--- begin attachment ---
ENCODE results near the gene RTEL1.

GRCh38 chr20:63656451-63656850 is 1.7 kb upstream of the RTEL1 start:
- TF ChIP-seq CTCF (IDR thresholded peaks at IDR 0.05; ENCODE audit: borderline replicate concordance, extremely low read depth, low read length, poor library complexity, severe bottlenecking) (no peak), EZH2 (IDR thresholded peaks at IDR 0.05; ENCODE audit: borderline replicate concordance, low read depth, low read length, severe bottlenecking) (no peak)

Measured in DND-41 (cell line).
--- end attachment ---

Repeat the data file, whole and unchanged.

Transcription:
ENCODE results near the gene RTEL1.

GRCh38 chr20:63656451-63656850 is 1.7 kb upstream of the RTEL1 start:
- TF ChIP-seq CTCF (IDR thresholded peaks at IDR 0.05; ENCODE audit: borderline replicate concordance, extremely low read depth, low read length, poor library complexity, severe bottlenecking) (no peak), EZH2 (IDR thresholded peaks at IDR 0.05; ENCODE audit: borderline replicate concordance, low read depth, low read length, severe bottlenecking) (no peak)

Measured in DND-41 (cell line).